Department of Defense inks drone contract with Northrop Grumman at Grand Sky
The contract was announced in a release from Sen. John Hoeven’s office on Tuesday, Dec. 14.
The U.S. Department of Defense has awarded a contract to Northrop Grumman to retrofit four Global Hawk drones to be used for hypersonic missile testing.
The contract was announced in a release from Sen. John Hoeven’s office on Tuesday, Dec. 14. Earlier this year, Hoeven hosted George Rumford, director of the DoD’s Test Resource Management Center, at Northrop’s Grand Sky location west of town, in announcing the program, called Sky Range.
Those four Global Hawk drones, sometimes referred to as Block 20s – older models of the drone – were retired from the U.S. Air Force, and brought to Grand Sky at the end of July. In the release, Hoeven touted how effective and efficient the drone will be for hypersonic missile testing purposes.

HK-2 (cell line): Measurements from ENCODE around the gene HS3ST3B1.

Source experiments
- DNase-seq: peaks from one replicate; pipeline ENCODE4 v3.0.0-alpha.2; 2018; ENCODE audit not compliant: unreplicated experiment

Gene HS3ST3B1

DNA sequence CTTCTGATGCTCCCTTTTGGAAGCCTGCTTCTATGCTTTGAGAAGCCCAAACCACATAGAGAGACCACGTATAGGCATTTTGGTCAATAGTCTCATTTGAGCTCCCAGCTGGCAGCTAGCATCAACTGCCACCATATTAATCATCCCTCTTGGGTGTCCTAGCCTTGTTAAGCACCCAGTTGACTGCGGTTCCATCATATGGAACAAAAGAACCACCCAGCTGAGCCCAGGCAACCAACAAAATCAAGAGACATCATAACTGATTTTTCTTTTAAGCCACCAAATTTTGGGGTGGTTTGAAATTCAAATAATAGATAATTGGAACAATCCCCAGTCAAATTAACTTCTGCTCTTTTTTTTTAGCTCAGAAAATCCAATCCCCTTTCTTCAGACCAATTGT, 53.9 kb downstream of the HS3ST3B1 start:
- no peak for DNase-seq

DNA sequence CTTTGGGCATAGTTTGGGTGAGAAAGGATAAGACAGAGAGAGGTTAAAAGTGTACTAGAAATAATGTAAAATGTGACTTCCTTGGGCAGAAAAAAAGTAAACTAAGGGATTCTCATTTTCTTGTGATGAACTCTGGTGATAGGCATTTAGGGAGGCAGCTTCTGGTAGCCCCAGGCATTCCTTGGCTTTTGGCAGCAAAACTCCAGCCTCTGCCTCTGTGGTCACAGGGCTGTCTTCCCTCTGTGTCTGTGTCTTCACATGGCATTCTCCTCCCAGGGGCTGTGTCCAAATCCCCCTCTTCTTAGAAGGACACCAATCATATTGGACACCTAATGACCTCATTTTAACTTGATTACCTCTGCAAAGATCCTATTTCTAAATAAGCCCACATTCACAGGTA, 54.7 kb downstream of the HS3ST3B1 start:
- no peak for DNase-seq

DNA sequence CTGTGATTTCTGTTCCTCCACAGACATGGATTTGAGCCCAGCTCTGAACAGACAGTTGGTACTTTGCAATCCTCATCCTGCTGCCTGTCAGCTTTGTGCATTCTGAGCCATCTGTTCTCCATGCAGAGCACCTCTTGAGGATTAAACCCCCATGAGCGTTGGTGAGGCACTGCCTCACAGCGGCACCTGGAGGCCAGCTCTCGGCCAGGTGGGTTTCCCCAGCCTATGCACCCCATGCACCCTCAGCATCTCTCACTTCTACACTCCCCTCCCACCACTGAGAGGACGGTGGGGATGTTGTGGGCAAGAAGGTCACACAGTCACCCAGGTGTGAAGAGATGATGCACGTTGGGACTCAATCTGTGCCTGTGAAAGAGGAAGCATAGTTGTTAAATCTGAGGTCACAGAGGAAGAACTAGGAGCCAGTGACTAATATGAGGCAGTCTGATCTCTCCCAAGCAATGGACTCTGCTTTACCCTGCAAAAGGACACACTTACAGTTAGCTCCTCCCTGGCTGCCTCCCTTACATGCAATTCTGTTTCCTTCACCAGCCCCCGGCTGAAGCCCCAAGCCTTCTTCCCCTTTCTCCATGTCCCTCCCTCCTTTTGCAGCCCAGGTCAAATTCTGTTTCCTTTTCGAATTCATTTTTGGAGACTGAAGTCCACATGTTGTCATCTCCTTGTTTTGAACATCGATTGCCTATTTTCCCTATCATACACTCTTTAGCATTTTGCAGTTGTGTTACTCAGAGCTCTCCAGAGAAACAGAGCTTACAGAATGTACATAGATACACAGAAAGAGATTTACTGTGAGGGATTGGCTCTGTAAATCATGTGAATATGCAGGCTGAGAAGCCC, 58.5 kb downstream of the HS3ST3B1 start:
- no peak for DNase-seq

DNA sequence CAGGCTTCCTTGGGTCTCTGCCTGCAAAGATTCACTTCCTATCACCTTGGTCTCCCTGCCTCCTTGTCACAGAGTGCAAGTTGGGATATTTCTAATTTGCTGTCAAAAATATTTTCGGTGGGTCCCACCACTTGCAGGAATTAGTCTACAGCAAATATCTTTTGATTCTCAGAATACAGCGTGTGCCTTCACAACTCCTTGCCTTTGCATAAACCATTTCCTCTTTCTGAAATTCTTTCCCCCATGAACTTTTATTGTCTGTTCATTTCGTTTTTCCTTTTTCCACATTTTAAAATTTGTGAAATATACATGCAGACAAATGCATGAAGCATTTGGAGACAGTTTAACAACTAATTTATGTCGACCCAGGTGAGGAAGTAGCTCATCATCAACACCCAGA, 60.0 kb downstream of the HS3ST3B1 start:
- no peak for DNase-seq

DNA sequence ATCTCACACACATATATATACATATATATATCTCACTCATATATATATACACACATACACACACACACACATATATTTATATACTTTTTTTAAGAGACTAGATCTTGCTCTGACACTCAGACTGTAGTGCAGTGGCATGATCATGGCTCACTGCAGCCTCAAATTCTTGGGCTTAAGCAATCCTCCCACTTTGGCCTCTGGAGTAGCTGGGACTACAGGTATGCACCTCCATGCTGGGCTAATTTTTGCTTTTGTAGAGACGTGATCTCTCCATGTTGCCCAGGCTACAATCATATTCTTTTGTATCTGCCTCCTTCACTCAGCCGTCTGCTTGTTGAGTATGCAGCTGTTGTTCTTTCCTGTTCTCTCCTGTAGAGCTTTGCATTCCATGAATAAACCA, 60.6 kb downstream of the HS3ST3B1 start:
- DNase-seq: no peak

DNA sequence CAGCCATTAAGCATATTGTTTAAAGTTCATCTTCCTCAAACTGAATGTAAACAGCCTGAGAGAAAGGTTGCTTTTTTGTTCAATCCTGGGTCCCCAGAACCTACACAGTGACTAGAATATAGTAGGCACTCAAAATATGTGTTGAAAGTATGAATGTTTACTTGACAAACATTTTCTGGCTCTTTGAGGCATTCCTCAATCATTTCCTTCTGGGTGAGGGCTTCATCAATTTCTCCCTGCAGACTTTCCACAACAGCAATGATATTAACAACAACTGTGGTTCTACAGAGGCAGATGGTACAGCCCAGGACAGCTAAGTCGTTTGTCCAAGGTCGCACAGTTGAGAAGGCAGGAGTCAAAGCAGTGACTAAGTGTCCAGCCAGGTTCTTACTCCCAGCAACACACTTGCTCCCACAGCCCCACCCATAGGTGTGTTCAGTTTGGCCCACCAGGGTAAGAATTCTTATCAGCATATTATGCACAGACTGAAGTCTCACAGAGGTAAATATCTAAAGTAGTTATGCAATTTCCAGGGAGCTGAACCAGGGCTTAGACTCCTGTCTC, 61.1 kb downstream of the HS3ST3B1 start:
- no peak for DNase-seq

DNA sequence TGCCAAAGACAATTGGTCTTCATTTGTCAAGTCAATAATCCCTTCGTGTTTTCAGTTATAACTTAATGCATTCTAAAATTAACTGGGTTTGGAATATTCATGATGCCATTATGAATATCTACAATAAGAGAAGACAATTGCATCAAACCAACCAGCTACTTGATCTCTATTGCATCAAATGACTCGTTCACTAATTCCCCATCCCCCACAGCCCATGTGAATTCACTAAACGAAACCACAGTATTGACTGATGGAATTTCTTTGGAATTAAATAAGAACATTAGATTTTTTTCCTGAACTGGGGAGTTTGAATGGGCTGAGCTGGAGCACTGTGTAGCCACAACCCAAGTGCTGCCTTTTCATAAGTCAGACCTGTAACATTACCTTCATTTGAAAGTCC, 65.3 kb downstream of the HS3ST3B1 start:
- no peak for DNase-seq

“With divestment of the Global Hawk Block 20s, we’ve worked to secure a real opportunity to leverage the expertise we’ve built at Grand Sky and repurpose these aircraft to support hypersonic missile testing,” said Hoeven. “Doing so will save the Armed Forces time and money in developing these new missiles, as the new Range Hawks will be much more efficient than the current ship-based test range and support additional options for conducting tests. This contract is an important step in advancing the Sky Range program in North Dakota, and comes as another way our state is supporting a more secure future for our country.”
According to the release, hypersonic missile testing takes place on the Pacific Ocean, with an aging fleet of ships. Positioning those ships for missile testing is costly, time consuming and can only be done four to six times per year. Also, those ships can easily be tracked by adversarial nations.
Drones in the Sky Range program can be deployed more quickly, and increase the number of missile tests that can happen.
The U.S. Air Force operates Global Hawk drones around the world for intelligence, surveillance and reconnaissance missions. Those drones are broken into groups called Block 30 and Block 40, with the latter being the newest. Hoeven is making the case to bring the Block 30s to Grand Sky, should the Air Force discontinue their use.